Abstract: Series 107, Lecture 1

The Harvey Lectures Series 107 (2011—2012)

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Lecture #1: Thursday, October 20, 2011 — Time and Location

Genetic Dissection of Aggression Circuitry in Flies and Mice

David J Anderson, PhD

David J Anderson, PhD

Professor of Biology
Investigator, Howard Hughes Medical Institute

Howard Hughes Medical Institute, California Institute of Technology

Pasadena, California

Dr Anderson's Website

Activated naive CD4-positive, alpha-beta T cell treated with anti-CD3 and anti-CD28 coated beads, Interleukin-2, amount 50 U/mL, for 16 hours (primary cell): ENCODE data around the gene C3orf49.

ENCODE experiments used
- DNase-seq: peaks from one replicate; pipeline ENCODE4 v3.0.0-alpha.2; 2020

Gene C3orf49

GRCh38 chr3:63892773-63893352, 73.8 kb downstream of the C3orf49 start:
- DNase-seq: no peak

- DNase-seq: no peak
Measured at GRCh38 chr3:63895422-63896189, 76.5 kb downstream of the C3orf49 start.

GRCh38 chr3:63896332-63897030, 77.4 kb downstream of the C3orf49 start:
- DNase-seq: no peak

Aggression is an innate social behavior whose neural circuit basis is poorly understood. We have begun to investigate the circuits controlling inter-male aggressive behavior, using both Drosophila melanogaster and the mouse as model systems. Our work in flies has focused on the following questions: (1) how is aggression controlled by genetic vs. environmental influences? (2) How is aggression controlled by chemosensory signals? (3) Are there central “command” circuits dedicated to aggressive behavior? Half a century of research in cats, rats and hamsters has shown that certain regions of the hypothalamus can elicit attack behavior when artificially stimulated, but an understanding of vertebrate aggression circuitry at a cellular level of resolution remains elusive. We have carried out experiments combining electrophysiology and genetically based manipulations aimed at elucidating the neural circuits mediating aggression in mice, and their relationship to circuits involved in reproductive behavior.